For opportunistic criminals, the COVID-19 pandemic has created ideal conditions to turn a quick profit, taking advantage of the disruption to the ways we live our lives and the vulnerability felt by many. The Australian Competition and Consumer Commission’s (ACCC) Scamwatch has received over a thousand COVID-19-related scam reports since the outbreak. These scams are diverse in nature both in terms of the type of scams and the audience fraudsters are targeting (both individuals and businesses).
With so many of us working from home where we can and online shopping soaring, this makes us more susceptible to cybercrime. A recent Experian survey of 1,000 respondents shows that while Australian and New Zealand consumers feel clued in and responsible for cybercrime protection, there is clear room for improvement in having the education and tools to do so.
The majority of Australian and New Zealand consumers recognise cybercrime is big business, with 61% associating cyberattacks with organised crime syndicates. Similarly, there is a general awareness of the dark web, with 42% acknowledging they have a vague idea of what it is used for. However, awareness of specific cyberattacks is low across the board with 71% of respondents admitting they had never heard of recent high profile cyberattacks.
Additionally, just over half of the surveyed group (54%) believed they had never been a victim to cybercrime, but the sad reality is that globally, 19 billion identity records have been compromised since 2013, well over double the world population.
Basic self-protection steps are being taken by most consumers to protect themselves online such as choosing to ignore or delete mail from unknown senders (73%), using long passwords with caps, numbers and characters (60%), regularly updating software (49%) and regularly changing their unique passwords or using a password manager (45%), but the use of more sophisticated methods such as using encrypted browsers or VPNs was low (27%).
If consumers did fall victim to a cyberattack, the surveyed group said they would by and large turn to technology to assist in preventing fraud in the future (60%), with 42% saying they would be more selective or reduce the number of online retailers they would use if it happened to them.
Businesses have a duty of care when it comes to protecting consumer data, and can do so by providing guidance and tools to help people stay vigilant. Consumers across the board rate security as a top priority and organisations can respond to that in a multitude of ways, such as giving consumer access to services that allow them to check whether they’ve fallen victim to a hack.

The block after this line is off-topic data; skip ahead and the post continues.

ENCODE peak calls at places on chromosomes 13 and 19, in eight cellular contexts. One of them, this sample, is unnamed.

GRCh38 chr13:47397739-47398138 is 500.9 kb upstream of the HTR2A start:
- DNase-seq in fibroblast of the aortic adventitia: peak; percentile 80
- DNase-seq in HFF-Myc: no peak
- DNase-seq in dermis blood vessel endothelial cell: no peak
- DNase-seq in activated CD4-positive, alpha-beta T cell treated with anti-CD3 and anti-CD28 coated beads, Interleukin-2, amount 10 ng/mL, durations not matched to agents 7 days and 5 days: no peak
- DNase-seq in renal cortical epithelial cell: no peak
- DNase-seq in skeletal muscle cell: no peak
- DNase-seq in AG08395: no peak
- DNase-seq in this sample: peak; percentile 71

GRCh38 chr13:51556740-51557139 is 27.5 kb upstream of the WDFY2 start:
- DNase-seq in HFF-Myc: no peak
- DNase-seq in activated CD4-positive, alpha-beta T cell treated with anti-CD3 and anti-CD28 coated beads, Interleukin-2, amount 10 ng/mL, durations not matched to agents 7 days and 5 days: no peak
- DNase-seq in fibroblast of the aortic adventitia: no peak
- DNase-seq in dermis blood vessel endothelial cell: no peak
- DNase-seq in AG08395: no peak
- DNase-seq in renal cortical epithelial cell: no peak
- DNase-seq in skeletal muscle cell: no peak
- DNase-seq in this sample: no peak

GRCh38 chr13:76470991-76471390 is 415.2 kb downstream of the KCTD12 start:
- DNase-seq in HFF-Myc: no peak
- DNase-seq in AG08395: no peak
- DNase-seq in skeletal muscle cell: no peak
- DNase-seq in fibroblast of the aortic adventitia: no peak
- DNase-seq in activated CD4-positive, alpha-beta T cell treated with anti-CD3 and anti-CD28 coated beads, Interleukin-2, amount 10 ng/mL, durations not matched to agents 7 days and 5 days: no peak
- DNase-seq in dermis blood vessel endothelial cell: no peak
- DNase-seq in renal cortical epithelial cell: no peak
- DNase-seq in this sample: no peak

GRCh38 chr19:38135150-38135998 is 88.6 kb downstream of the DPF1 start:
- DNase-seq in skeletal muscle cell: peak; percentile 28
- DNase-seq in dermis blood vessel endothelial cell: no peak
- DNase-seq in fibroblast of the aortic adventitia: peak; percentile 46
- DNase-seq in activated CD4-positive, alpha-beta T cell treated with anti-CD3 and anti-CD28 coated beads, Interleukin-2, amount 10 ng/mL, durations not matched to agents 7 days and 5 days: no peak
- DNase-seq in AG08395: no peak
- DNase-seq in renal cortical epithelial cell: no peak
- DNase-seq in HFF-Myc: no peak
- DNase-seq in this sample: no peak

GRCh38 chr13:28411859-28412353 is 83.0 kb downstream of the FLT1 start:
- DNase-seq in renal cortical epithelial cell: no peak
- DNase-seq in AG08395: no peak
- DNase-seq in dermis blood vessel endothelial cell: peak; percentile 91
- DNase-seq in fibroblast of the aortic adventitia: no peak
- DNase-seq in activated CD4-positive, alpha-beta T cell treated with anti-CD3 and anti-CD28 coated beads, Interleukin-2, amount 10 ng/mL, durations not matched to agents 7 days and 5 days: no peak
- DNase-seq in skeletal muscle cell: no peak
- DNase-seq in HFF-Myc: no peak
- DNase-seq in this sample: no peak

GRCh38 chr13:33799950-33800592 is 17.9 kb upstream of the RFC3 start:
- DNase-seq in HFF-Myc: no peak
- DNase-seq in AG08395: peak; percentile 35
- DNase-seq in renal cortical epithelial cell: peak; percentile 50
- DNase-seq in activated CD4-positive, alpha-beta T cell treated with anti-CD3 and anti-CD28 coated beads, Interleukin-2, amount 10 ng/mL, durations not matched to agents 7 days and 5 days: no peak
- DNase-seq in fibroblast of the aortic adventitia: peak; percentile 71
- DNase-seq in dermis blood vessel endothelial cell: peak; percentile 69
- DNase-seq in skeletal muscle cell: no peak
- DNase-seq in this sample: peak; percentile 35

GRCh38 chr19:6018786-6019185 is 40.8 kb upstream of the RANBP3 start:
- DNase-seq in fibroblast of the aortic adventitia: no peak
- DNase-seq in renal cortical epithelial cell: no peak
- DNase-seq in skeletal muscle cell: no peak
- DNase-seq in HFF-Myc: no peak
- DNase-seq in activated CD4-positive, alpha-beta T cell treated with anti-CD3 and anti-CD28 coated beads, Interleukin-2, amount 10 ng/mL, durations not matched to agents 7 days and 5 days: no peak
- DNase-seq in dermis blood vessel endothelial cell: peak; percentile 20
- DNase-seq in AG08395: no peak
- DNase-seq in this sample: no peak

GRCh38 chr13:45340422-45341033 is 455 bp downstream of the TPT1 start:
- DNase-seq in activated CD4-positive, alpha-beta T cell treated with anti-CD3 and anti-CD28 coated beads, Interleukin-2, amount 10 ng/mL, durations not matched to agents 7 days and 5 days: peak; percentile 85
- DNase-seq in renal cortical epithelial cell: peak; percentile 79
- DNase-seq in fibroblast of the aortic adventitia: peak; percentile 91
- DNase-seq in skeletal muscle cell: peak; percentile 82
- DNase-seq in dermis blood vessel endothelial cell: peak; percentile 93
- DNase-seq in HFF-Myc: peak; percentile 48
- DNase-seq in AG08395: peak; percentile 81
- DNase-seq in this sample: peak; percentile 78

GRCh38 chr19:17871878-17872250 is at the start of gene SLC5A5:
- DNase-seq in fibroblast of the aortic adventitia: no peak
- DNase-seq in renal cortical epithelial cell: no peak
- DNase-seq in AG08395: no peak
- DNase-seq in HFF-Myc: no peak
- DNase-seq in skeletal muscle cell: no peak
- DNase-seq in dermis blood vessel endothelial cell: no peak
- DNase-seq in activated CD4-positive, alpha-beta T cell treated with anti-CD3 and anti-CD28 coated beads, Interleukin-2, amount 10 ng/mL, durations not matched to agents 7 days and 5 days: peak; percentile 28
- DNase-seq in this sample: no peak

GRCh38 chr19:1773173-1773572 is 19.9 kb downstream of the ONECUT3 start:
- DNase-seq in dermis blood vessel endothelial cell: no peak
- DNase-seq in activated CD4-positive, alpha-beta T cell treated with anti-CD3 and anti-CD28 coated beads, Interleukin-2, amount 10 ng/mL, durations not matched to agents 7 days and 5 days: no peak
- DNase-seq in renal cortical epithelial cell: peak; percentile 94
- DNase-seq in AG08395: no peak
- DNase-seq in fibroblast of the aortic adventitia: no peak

Experian’s internet surveillance technology CyberAgent monitors thousands of websites and millions of data points on the dark web, proactively detecting compromised confidential records. Designed specifically for international protection of online records, more than 3.5 billion compromised records have been detected globally by CyberAgent to date, with companies across financial services, telecommunications, retail and many more offering their customers this unrivalled suite of customer identity protection services.
The online portal solution is able to break language barriers and uncover identity theft across the globe by searching the dark web for:
National Identity numbers
Credit / debit card numbers
Retail credit numbers
Medical ID numbers (i.e. Medicare and private health numbers)
Driver licence numbers
Bank account and routing numbers
The dark web is a hidden network of websites that requires special resources for access. CyberAgent not only has access to the network, but also continuously monitors the dark web, notifying your customers if and when we find their personal information is being compromised. Essentially, you can empower your customers to react quickly and proactively to protect themselves from identity theft and fraudulent activity.
The implementation of CyberAgent is simple and efficient and the platform can be customised according to your specific technical requirements. You will then be able to direct your customers to the online portal, where they can log in securely and input the credentials they wish to be monitored. From there, the individual will receive an immediate report on any match of credentials identified, in addition to ongoing alerts as and when future matches are detected.
Fraud is a growing, lucrative industry with organised criminals constantly trying to find bridges to Australian and New Zealand business’ and consumers’ personal information. It is crucial, more than ever, to protect individuals and businesses.
If we can assist you in any way in these unprecedented times, you can get in touch with us using the form below.
By Karine Smyth, Head of ID & Fraud, Experian A/NZ